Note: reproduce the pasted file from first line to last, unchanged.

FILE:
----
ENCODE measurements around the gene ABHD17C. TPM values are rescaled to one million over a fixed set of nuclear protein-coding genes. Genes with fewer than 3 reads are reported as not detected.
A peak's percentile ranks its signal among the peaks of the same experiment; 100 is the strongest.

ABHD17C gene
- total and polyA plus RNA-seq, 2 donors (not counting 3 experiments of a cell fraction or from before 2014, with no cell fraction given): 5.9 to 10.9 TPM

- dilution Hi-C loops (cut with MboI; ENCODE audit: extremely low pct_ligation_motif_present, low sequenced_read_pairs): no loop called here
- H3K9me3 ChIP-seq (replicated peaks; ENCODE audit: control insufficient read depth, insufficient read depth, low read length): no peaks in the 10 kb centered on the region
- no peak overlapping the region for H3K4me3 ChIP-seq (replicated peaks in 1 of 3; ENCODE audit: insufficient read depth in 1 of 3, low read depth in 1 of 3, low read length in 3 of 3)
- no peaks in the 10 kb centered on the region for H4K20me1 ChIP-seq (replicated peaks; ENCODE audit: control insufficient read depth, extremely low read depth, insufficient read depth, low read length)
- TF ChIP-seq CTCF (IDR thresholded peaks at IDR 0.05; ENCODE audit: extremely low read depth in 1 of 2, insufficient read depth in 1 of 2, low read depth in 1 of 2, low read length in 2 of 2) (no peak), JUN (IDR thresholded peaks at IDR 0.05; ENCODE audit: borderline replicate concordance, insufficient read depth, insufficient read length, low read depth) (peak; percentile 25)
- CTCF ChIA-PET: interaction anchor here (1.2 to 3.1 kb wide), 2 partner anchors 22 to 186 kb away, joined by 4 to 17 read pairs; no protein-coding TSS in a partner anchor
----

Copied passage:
ENCODE measurements around the gene ABHD17C. TPM values are rescaled to one million over a fixed set of nuclear protein-coding genes. Genes with fewer than 3 reads are reported as not detected.
A peak's percentile ranks its signal among the peaks of the same experiment; 100 is the strongest.

ABHD17C gene
- total and polyA plus RNA-seq, 2 donors (not counting 3 experiments of a cell fraction or from before 2014, with no cell fraction given): 5.9 to 10.9 TPM

- dilution Hi-C loops (cut with MboI; ENCODE audit: extremely low pct_ligation_motif_present, low sequenced_read_pairs): no loop called here
- H3K9me3 ChIP-seq (replicated peaks; ENCODE audit: control insufficient read depth, insufficient read depth, low read length): no peaks in the 10 kb centered on the region
- no peak overlapping the region for H3K4me3 ChIP-seq (replicated peaks in 1 of 3; ENCODE audit: insufficient read depth in 1 of 3, low read depth in 1 of 3, low read length in 3 of 3)
- no peaks in the 10 kb centered on the region for H4K20me1 ChIP-seq (replicated peaks; ENCODE audit: control insufficient read depth, extremely low read depth, insufficient read depth, low read length)
- TF ChIP-seq CTCF (IDR thresholded peaks at IDR 0.05; ENCODE audit: extremely low read depth in 1 of 2, insufficient read depth in 1 of 2, low read depth in 1 of 2, low read length in 2 of 2) (no peak), JUN (IDR thresholded peaks at IDR 0.05; ENCODE audit: borderline replicate concordance, insufficient read depth, insufficient read length, low read depth) (peak; percentile 25)
- CTCF ChIA-PET: interaction anchor here (1.2 to 3.1 kb wide), 2 partner anchors 22 to 186 kb away, joined by 4 to 17 read pairs; no protein-coding TSS in a partner anchor